Paper No. 5
Presentation Time: 4:00 PM


CHEN, Ruiqian, Department of Geology and Geography, West Virginia University, 330 Brooks Hall, 98 Beechurst Ave, Morgantown, WV 26506, SHARMA, Shikha, Geology and Geography, West Virginia University, 330 Brooks Hall, 98 Beechurst Avenue, Morgantown, WV 26506 and CARR, Timothy, Department of Geology & Geography, West Virginia University, 330 Brooks Hall, Morgantown, WV 26506,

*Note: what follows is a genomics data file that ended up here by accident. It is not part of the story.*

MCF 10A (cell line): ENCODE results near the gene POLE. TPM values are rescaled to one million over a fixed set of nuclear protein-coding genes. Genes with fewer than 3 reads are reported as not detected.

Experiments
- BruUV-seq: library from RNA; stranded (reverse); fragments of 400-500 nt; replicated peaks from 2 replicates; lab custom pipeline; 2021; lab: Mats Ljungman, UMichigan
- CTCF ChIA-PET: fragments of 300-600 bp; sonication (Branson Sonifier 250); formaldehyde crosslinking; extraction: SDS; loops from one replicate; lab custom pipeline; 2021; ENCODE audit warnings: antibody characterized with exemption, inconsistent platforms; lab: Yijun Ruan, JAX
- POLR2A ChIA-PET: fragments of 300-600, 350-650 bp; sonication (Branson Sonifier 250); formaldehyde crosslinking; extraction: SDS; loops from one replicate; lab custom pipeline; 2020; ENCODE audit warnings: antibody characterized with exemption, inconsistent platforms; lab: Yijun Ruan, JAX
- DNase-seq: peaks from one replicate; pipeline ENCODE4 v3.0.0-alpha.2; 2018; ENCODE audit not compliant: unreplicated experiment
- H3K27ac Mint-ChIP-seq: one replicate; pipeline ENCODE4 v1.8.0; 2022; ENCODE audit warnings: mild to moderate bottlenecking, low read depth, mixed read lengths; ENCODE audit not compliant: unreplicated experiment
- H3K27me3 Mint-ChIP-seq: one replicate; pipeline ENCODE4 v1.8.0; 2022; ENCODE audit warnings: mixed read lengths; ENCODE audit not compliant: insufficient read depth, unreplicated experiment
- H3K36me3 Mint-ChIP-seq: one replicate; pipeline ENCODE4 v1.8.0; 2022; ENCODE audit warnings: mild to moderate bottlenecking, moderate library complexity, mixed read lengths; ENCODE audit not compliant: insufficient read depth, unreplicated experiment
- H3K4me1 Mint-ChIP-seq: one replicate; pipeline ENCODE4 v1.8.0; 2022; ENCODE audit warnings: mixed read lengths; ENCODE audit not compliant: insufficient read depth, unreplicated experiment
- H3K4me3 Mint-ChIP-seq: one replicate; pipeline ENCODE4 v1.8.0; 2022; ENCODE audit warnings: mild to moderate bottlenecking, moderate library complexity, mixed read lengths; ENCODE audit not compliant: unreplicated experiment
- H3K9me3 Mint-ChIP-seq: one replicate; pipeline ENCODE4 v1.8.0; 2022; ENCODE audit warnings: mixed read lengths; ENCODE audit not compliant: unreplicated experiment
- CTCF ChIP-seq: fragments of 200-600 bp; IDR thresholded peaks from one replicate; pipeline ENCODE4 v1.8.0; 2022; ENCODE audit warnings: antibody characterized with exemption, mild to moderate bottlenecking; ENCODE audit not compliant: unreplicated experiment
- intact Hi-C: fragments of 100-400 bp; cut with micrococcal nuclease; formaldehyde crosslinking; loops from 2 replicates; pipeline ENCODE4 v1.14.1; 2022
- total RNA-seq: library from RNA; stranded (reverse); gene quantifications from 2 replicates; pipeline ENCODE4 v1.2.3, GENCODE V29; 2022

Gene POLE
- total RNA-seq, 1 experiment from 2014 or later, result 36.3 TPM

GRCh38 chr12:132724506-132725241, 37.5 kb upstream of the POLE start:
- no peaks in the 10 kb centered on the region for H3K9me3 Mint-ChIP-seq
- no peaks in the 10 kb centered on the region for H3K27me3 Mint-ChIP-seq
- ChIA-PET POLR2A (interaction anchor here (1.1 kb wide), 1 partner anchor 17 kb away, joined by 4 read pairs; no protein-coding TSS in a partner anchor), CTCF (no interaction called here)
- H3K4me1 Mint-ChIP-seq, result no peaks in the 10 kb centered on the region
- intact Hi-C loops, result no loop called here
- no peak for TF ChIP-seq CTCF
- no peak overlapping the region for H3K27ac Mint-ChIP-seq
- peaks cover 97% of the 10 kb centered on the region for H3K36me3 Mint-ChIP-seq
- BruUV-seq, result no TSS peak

To understand dominant controls on organic matter deposition geochemical, isotopic and petrographic analyses were performed on a 100 feet core of Marcellus Shale obtained from Greene County, Pennsylvania. Sampling intervals were determined by lithologic and well log characteristics. The black shale intervals with higher gamma ray values, higher total organic content (TOC) values, and more positive δ13C in carbonate are interpreted as periods of high primary productivity. The high photosynthetic demand is likely to preferentially remove lighter 12C leaving the dissolved inorganic carbon pool enriched in 13C resulting in higher δ13C of precipitating carbonate. Peloidal texture in these shale intervals suggests terrestrial input which may have supplied nutrients for enhanced productivity. The lowermost part of Marcellus displays extremely high TOC values along with high concentration of redox sensitive metals (e.g. U, Mo, V). In addition, the δ15N values of organic matter is more negative (δ15Norg is close to 0) in those intervals, indicating anoxic conditions. The petrographic analysis of the samples from these intervals shows abundance of pyrite grains suggesting anoxic and sulfidic (euxinic) conditions during the deposition. In contrast, the low gamma-ray limestone intervals show an abundance of carbonate mud and skeletal grains in thin sections, depleted δ13C in carbonate and low concentrations of redox sensitive elements (Mo and U). The multiple lines of evidence suggest that these periods reflect short term shifts in an oxic/anoxic boundary near the sediment-water interface and low paleo-productivity. Our preliminary study indicates how well log data can be integrated with isotopic, geochemical and petrographic observations to better understand dominant controls on deposition of organic-rich intervals in Marcellus.